Common Questions

  • What is the difference between a psychologist and psychiatrist?

    The psychologist primarily aids the patient by counseling and psychotherapy. A psychiatrist is a medical doctor (M.D.) that can also provide therapy, but in addition may also prescribe medication. A psychologist may hold a doctoral degree (PH.D.) and be called doctor, but is not a medical doctor. Both serve very important roles in the recovery and assistance of mental illness.

  • Are medications right for me?

    The initial consultation will allow you and the doctor to speak of the symptoms that have led to the evaluation.  In addition, the doctor will also ask many questions to properly diagnose and determine if medication treatment is an option for you.  Please note, most patients in all walks of life report some reservations about embarking in a psychopharmacological treatment.  Therefore, if you are a candidate for psychopharmacological treatment you will be provided with time to address all of your reservations.  Ultimately, you as a patient decide if medication is right for you.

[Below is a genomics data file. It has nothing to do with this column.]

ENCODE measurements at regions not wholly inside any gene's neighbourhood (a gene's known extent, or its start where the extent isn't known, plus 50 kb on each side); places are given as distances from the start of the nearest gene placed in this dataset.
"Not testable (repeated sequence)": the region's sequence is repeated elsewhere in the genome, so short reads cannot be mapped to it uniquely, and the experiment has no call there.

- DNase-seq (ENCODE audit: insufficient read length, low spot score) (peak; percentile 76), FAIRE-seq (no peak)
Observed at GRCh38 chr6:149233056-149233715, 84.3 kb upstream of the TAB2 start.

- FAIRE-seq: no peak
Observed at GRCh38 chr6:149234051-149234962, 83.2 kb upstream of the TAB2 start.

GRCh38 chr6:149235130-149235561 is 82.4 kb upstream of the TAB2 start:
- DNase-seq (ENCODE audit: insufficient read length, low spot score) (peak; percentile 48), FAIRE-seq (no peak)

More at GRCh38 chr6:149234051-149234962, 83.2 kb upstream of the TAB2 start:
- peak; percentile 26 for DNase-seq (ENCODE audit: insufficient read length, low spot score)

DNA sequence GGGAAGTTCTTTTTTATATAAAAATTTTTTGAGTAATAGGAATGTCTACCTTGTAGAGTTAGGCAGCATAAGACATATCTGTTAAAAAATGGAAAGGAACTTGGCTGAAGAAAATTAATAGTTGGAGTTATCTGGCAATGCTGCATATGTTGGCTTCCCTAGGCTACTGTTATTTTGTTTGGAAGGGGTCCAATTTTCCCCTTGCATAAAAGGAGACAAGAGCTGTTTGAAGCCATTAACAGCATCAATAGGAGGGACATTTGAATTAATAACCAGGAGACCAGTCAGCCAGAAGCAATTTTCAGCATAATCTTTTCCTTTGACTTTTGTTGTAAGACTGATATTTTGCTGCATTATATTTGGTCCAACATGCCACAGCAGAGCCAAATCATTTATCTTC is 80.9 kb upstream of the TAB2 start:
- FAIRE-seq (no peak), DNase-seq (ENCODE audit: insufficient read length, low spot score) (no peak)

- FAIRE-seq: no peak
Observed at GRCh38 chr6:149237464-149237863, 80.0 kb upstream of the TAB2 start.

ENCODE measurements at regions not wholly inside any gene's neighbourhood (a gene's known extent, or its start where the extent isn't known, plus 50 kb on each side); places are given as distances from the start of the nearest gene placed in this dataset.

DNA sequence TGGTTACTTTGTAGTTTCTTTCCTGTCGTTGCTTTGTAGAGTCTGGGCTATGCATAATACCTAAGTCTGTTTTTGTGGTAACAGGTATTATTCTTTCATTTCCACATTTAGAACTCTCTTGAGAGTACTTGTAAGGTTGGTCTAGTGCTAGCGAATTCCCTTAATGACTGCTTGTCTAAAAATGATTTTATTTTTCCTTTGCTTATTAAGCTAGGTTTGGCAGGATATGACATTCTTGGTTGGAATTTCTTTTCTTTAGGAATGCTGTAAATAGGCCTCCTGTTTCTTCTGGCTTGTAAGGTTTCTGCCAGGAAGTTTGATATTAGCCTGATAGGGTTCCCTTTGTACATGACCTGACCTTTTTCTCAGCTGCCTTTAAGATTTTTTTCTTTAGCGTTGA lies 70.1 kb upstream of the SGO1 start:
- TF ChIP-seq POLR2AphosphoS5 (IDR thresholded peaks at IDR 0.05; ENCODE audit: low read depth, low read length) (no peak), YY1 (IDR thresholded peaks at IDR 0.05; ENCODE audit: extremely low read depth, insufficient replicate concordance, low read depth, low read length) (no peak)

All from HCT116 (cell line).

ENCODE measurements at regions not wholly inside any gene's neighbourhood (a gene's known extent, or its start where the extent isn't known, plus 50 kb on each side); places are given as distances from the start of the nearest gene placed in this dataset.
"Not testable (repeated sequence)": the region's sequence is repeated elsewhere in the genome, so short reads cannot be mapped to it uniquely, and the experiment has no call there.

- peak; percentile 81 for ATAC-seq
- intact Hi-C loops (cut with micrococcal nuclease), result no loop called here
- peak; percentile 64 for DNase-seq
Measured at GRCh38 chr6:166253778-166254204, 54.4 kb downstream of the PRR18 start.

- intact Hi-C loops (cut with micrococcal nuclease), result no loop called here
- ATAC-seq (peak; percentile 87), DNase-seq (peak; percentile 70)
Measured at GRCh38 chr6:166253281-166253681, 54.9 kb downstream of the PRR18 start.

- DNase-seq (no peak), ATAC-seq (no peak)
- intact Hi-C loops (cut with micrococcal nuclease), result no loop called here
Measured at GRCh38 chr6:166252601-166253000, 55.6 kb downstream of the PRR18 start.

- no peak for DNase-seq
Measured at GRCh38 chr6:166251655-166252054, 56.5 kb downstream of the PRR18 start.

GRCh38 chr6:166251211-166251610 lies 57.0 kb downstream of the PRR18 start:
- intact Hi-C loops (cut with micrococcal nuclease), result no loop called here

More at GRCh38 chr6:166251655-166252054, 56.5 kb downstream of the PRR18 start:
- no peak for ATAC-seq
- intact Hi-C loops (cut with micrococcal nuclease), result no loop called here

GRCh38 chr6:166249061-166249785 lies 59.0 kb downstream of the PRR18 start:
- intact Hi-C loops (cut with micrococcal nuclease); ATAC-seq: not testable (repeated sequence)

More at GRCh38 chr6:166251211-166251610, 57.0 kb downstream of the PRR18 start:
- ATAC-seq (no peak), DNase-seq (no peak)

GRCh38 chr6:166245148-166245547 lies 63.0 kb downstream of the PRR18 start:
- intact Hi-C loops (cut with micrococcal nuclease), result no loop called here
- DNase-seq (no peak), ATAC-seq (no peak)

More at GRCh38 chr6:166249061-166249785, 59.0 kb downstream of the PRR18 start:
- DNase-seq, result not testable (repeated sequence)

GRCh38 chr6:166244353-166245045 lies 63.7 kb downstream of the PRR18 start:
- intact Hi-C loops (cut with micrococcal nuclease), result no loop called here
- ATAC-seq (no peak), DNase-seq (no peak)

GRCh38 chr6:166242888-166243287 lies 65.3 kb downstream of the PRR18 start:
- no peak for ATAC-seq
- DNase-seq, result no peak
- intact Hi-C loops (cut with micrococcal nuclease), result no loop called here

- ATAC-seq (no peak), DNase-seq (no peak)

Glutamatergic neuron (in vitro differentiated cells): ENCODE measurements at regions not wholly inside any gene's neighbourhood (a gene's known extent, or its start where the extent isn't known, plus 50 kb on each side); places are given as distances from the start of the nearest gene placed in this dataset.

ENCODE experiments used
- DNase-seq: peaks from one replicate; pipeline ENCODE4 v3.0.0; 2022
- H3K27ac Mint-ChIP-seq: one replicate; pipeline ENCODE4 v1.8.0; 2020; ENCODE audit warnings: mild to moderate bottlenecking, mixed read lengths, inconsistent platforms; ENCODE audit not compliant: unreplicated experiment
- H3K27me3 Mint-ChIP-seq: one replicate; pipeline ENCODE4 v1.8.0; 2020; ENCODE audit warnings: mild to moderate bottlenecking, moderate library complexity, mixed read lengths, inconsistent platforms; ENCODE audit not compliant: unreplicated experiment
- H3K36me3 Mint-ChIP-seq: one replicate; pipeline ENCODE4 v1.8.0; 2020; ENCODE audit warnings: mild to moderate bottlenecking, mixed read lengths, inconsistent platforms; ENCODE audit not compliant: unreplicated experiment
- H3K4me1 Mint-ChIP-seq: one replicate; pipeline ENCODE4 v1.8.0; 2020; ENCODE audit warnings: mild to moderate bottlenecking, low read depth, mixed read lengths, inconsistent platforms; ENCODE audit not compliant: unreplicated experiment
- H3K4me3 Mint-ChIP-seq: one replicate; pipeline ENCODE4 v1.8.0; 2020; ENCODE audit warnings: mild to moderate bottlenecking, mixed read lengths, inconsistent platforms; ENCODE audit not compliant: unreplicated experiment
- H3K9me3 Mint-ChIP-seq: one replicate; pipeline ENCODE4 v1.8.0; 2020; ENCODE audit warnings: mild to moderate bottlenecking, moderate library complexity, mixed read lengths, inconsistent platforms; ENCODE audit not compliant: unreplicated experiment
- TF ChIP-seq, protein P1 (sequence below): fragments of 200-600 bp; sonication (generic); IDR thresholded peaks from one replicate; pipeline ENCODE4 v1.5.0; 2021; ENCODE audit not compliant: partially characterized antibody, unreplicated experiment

• Do I really need therapy? I can usually handle my problems.

    Everyone goes through challenging situations in life, and while you may have successfully navigated through other difficulties you've faced, there's nothing wrong with seeking out extra support when you need it. In fact, therapy is for people who have enough self-awareness to realize they need a helping hand, and that is something to be admired. You are taking responsibility by accepting where you're at in life and making a commitment to change the situation by seeking therapy. Therapy provides long-lasting benefits and support, giving you the tools you need to avoid triggers, re-direct damaging patterns, and overcome whatever challenges you face.

  • Do you accept insurance? How does insurance work?

    To determine if you have mental health coverage, the first thing you should do is check with your insurance carrier. Although we are not accepting any insurances at this time, some insurance companies will pay for your evaluation even though I am not one of their providers. Please contact our office and we can explain in more detail.

  • Is therapy confidential?

    In general, the law protects the confidentiality of all communications between a patient and their doctor. No information is disclosed without prior written permission from the patient. However, there are some exceptions required by law to this rule. They include: suspected child abuse, dependent adult abuse or elder abuse. Also, if a patient is threatening serious bodily harm to another person the doctor is required to notify the police. Lastly, if a patient intends to harm himself or herself the doctor will make every effort to work with the individual to ensure their safety.